Essay on World Religions

Submitted By ojsadek
Words: 1087
Pages: 5

Jehovah’s Witnesses
Jehovah's Witnesses exists as a sect of Christianity. Their beliefs are not radically different from that of mainstream Christianity, as they use the Bible wholly and solely for guidance. However, unlike Mormons, they do not take any other scripture as Divine or authoritative in any way; they view the Bible as the only text that not only contains all the doctrines of belief, but should also be the only source of consultation for any issues in need of resolve. One way they do differ from mainstream Christianity is their argument that the Church deviated in the early centuries of Christianity by adopting doctrines that strayed from the teachings of the Bible. They claim that the Church adopted false doctrines such as the belief that the Father, Son, and Holy Spirit compose the Trinity; that everyone's soul will be resurrected for a Heavenly Judgment after death; and that those who do evil and live in sin and do not repent will face an eternity of damnation in Hellfire.
The Jehovah's Witnesses began as a sect late in Christian history; the founder, Charles Taze Russell, founded the sect in the late 19th century. He was in a study/discussion group known as the Bible Students Association, and soon started publishing rounds of the magazine The Watchtower Announcing Jehovah’s Kingdom, thus founding the Watch Tower Tract Society (now known as the Watch Tower Bible and Tract Society). Russell became a minister and after further study of the Bible he disputed several of the arguments that mainstream Christians had made about their doctrines, and outright rejected them. He claimed that the Bible could only be interpreted according to how he himself understood it to be. As a result, he – along with Nelson Barbour – preached his views on Christianity, based on what the two had published in their book Three Worlds. After his death, Joseph Rutherford was appointed president of the Watch Tower Society, soon changing the name of the organization to what is now The Jehovah’s Witnesses.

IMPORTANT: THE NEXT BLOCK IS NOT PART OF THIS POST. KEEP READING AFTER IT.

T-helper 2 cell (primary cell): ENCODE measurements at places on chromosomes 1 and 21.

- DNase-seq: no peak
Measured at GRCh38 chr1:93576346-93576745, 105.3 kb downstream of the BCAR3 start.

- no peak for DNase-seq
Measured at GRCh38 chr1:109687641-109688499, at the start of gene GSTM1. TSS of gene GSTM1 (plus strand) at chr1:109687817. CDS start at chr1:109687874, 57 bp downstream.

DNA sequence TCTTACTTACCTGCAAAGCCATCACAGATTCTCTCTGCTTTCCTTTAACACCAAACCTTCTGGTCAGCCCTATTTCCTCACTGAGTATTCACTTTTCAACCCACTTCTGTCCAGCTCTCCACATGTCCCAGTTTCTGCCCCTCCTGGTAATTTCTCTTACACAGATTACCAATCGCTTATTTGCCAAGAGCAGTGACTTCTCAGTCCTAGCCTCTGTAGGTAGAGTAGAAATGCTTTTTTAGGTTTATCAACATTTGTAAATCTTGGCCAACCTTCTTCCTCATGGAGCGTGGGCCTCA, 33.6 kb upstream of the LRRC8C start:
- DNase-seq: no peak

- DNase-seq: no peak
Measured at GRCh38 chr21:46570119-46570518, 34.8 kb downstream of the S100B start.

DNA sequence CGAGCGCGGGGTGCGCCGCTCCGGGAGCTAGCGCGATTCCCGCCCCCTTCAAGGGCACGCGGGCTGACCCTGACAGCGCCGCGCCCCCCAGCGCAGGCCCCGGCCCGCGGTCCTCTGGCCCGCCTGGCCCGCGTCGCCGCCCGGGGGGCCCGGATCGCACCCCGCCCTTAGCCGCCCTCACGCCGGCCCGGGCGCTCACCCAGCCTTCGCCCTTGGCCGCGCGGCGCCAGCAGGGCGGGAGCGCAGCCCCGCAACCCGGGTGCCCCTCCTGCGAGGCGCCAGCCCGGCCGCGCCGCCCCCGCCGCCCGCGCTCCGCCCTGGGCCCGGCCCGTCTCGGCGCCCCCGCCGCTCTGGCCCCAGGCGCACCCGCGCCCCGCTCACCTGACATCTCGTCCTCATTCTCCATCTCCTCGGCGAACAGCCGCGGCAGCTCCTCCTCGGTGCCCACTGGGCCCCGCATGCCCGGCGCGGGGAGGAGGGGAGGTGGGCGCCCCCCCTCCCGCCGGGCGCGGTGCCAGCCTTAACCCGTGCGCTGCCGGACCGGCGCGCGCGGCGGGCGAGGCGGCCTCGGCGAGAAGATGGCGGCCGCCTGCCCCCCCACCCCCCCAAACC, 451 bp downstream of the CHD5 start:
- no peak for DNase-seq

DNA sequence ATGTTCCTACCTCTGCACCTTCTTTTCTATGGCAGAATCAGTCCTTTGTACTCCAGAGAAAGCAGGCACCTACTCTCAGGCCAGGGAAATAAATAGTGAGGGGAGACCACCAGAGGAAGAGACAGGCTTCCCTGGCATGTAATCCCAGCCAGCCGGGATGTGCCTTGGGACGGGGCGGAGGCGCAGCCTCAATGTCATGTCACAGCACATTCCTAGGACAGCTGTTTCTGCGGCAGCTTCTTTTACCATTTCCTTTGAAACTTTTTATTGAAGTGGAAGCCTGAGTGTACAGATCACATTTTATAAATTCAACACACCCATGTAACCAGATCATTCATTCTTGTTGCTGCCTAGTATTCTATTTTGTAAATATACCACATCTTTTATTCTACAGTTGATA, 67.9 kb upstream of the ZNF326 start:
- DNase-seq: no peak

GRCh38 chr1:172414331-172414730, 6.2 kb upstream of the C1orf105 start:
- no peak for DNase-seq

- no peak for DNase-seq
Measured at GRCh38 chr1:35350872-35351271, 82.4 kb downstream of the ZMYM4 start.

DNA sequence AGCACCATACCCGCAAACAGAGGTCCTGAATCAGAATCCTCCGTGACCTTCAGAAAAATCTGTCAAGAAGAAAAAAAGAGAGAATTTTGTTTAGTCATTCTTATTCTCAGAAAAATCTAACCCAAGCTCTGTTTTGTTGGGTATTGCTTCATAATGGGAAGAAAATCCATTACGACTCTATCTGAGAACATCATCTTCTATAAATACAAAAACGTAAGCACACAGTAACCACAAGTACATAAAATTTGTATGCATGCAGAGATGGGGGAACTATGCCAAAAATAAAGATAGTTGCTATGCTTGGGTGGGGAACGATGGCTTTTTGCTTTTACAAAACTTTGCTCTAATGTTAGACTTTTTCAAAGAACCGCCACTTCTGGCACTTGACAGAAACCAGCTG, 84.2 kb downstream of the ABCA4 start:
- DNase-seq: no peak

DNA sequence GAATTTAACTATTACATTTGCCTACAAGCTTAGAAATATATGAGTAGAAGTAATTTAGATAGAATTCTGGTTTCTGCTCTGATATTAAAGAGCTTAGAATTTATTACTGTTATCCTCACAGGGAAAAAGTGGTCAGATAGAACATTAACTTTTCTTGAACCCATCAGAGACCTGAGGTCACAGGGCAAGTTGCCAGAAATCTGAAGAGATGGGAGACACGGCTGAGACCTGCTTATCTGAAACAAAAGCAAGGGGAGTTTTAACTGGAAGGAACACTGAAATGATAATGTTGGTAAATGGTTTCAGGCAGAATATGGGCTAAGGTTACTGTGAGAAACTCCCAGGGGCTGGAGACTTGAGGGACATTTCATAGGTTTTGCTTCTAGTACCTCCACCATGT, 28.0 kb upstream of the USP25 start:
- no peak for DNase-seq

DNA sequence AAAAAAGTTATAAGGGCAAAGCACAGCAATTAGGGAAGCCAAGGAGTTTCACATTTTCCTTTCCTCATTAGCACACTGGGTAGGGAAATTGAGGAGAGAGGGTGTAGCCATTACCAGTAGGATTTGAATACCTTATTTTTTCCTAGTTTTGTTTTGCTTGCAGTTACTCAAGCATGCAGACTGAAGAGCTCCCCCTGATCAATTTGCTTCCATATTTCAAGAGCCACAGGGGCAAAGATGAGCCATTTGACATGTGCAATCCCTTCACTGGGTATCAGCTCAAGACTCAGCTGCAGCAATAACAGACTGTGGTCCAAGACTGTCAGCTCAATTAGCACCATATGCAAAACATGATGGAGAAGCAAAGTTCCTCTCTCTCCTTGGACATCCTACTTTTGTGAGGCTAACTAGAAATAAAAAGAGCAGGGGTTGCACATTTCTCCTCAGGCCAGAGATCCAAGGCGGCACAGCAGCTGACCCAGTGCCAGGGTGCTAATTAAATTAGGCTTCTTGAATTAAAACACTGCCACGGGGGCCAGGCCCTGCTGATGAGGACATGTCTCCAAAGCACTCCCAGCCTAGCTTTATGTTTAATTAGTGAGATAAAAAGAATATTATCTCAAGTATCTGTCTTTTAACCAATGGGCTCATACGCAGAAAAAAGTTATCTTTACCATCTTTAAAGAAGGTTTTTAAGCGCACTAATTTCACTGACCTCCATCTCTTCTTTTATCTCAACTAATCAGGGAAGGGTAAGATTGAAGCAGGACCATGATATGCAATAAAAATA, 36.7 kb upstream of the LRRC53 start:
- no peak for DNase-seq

As an organization, the Jehovah’s Witnesses do not consider Russell the founder of a new religion. You will find such a statement on their website that aims to clarify that misconception: “The goal of Russell and the other Bible Students, as the group was then known, was to promote the teachings of Jesus Christ and to follow the practices of the first-century Christian congregation. Since Jesus is the Founder of Christianity, we view him as the founder of our organization” (Colossians 1:18-20). And Jesus takes great reverence from amongst the Jehovah’s Witnesses, as they believe that no one goes to the Father except through him. However, one sharp distinction that must be made is that they interpret the verse “The Father is greater than I am” (John 14:28) as a proof that Jesus, in all his divine spirit, is not meant to be worshipped as God. His death and resurrection acted as a ransom for others to live peaceably on Earth in good faith and hope to attain salvation.
The Jehovah’s Witnesses also do not identify with any one country, America included. They are not an “American sect,” as some may argue, because they have active ministries in over 230 locations worldwide. With such a broad global reach - 19 million congregation attendees as they claim - they have to be able to speak to their audience. As a result, they have been able to translate 179 million bibles into 116 languages, a great feat for a relatively small religious group. As of last year, there are over 4 million members worldwide, with around 200,000 new members joining every year.
The organization is structured under an arrangement of a hierarchy, which they claim to be a true theocratic organization. The Governing Body of men is in charge of making claims on behalf of the group, and act as spokesmen for the public. The all-man Governing Body claims to be comprised of specially anointed men that are chosen from amongst all the “faithful and discreet slave class.” In order